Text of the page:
Classical CD Reviews

ERIC WHITACRE: Her Sacred Spirit Soars; A Boy and a Girl; Water Night; This Marriage; Lux aurumque; little tree; When David Heard; Leonardo Dreams of His Flying Machine; i thank you God for this most amazing day; Sleep; Little Birds – Naxos

An involving and worthwhile collection from a very popular choral composer.

Published on June 16, 2010

ERIC WHITACRE: Her Sacred Spirit Soars; A Boy and a Girl; Water Night; This Marriage; Lux aurumque; little tree; When David Heard; Leonardo Dreams of His Flying Machine; i thank you God for this most amazing day; Sleep; Little Birds – Naxos

ERIC WHITACRE: Her Sacred Spirit Soars; A Boy and a Girl; Water Night; This Marriage; Lux aurumque (Light of Gold); little tree; When David Heard; Leonardo Dreams of His Flying Machine; i thank you God for this most amazing day; Sleep; Little Birds – Leslie De’Ath, piano/ Carol Bauman, percussion/ Elora Festival Singers/ Noel Edison, conductor – Naxos 8.559677, 61:50 ****:

Aside from the “Cloudburst” album on Hyperion, most of my exposure to the music of 40-year old Nevada native Eric Whitacre has been on choral compilations, though I know that at least one instrumental work for Wind Band has also been recorded on Naxos. Whitacre loves superimposed harmonies and lingering dissonances, not unlike some of the music of John Tavener, though I think Whitacre the better composer overall. There is an ecstatic nature to his music, but even this is becoming cliché these days as more and more choral composers are indulging themselves with this sort of static, soprano-intense sound clusters not unlike what Ligeti was doing 30 years ago, but contextually more  significant and definitely more accessible.

The music on this disc is a good representation of his style, one that is not to hard to pick up on after just a few tracks. A warning: this music does not move much; those looking for clever Coplandesque figurations like his choral work In the Beginning, or even Randall Thompson-like song had better look elsewhere. This music is meditative, and deems it necessary to focus on sonority first. While the notes by Tim Sharp are rather technical, I think that his statement that melody “is not even a topic of conversation with this music” does Whitacre a disservice. One only need listen to the profoundly moving When David Heard to see that melody is in fact a great part of this music, though it often disguises itself as part of a larger tonal fabric. Sonic wash without melody is simply chord clusters, and Whitacre likes a solid if subtle melodic center in all of his work.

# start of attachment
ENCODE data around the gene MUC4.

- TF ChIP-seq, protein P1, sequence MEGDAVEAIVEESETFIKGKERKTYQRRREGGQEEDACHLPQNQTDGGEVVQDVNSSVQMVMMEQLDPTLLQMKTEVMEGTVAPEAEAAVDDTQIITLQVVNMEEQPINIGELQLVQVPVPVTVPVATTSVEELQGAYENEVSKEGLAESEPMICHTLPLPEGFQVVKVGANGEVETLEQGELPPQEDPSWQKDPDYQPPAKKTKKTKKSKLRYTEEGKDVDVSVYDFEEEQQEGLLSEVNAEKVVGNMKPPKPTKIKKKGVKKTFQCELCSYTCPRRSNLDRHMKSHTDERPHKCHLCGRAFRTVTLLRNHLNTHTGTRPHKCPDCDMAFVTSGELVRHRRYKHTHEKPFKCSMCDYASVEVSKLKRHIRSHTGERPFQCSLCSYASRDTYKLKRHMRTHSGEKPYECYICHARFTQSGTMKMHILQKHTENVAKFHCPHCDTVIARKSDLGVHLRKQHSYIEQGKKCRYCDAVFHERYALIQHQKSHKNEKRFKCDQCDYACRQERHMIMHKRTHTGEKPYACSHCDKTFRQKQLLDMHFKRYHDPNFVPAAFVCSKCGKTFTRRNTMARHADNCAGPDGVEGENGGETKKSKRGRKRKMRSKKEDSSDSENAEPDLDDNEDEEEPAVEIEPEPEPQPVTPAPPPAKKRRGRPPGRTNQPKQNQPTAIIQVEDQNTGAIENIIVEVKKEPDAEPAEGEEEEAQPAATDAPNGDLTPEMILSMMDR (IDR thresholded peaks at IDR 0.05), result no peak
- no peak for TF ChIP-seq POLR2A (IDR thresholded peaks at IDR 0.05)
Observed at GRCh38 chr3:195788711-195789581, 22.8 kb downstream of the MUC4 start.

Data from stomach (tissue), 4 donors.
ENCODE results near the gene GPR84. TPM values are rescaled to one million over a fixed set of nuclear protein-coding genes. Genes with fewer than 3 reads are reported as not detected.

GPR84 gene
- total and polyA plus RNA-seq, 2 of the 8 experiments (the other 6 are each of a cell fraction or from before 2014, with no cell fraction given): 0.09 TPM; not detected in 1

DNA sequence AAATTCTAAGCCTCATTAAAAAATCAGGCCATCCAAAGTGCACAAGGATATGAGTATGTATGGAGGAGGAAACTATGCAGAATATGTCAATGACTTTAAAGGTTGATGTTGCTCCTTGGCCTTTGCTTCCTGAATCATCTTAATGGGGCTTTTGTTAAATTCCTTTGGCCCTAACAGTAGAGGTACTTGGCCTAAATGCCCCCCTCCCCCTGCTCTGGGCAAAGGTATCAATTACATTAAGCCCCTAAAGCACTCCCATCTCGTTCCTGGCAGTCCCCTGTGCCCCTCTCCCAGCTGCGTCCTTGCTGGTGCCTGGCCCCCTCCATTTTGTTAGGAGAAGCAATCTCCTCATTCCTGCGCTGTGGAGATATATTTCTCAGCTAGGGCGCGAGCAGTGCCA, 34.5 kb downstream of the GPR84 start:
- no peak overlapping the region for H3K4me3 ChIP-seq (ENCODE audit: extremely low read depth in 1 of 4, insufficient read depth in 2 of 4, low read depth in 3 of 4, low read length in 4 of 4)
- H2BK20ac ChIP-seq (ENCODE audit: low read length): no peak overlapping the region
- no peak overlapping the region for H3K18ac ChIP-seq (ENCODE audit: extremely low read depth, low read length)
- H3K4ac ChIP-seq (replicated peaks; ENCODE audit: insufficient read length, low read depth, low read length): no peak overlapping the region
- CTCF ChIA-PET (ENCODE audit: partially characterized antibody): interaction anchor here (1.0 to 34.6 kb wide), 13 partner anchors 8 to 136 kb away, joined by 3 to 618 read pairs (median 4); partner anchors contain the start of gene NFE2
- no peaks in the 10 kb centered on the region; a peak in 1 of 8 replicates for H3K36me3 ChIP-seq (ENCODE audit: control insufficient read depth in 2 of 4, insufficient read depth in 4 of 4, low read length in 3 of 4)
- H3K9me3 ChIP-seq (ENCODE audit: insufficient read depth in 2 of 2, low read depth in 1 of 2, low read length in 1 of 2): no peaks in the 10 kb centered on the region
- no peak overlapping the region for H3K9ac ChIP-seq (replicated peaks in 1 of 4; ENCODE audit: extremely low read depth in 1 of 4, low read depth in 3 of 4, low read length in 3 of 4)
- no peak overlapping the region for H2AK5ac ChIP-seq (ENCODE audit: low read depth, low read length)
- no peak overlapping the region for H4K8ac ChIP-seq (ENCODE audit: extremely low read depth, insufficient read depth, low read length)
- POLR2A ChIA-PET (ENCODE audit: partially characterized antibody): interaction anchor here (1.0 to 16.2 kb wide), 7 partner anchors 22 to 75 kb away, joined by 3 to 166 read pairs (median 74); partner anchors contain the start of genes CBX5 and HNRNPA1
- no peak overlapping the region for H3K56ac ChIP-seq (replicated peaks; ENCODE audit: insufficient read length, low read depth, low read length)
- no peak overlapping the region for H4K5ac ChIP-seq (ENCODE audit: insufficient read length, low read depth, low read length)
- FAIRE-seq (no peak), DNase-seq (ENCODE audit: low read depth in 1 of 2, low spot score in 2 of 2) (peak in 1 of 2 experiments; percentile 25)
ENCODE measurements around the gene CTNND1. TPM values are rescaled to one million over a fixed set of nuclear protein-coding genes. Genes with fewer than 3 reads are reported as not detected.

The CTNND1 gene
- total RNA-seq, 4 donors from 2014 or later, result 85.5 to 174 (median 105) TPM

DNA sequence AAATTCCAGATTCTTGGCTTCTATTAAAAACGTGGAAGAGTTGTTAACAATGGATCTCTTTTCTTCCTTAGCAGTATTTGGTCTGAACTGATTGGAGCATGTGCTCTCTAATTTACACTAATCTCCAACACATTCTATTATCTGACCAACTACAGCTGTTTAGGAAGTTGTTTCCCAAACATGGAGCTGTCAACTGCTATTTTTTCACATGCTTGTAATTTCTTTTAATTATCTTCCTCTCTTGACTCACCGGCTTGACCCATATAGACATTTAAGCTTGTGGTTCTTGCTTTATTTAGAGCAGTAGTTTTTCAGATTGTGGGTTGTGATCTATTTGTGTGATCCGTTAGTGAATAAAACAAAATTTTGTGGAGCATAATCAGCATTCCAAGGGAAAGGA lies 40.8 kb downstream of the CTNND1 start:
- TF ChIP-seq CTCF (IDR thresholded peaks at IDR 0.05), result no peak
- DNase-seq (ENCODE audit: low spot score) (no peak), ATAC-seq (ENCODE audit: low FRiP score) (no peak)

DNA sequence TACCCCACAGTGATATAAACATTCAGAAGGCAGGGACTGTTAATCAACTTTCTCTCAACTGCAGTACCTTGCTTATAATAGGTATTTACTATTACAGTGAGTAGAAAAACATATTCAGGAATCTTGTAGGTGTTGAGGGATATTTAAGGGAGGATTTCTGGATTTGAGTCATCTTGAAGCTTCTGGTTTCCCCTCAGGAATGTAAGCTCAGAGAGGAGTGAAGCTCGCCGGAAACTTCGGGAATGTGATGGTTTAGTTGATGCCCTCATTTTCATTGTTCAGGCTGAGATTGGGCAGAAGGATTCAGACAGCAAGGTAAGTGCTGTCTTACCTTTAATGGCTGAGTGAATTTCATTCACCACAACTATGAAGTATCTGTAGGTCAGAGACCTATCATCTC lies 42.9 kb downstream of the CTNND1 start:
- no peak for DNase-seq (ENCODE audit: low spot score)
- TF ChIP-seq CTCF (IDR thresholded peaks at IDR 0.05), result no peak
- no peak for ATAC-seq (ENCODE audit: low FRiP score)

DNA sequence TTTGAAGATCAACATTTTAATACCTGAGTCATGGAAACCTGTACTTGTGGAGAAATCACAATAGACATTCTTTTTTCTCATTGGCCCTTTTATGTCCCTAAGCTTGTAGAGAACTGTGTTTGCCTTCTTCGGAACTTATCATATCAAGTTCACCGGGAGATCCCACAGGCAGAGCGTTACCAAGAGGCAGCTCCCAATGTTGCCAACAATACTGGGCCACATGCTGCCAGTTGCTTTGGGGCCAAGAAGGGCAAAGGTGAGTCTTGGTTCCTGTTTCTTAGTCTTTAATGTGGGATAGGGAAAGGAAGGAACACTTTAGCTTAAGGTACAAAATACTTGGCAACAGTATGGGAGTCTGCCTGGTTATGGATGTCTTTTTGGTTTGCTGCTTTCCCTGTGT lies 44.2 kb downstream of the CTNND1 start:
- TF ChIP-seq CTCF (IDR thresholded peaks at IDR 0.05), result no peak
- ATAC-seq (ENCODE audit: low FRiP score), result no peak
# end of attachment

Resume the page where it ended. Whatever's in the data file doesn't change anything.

Aside from the above, it is hard to pick out favorites on a disc like this—I am not sure I have any. Rather each piece explores its own dynamic textual and syllabic world, pregnant, according to the composer revealing “notes already hidden below the poet’s words.” With this in mind it is a real shame that no texts are given in this release, something I missed all the more after reading Whitacre’s description of how important the poetry is to him. Nevertheless, one cannot but be moved by the quiet dreamlike trance of Sleep or the gorgeous i thank you God for this most amazing day to texts by—you guessed it—e.e. cummings (must we always use small letters when referring to anything regarding this man?).

The Elora Festival Singers are not new to Naxos, nor new to choral collectors, and the sound achieved in the Church of St John in Elora, Ontario, is well-nigh perfect. It was also very good programming to include just a few pieces that make use of piano or percussion—three to be exact—as it breaks up choral monotony and adds a delicate sense of color to distract one’s ears briefly. As an introduction to Whitacre’s art this can hardly be bettered.

– Steven Ritter




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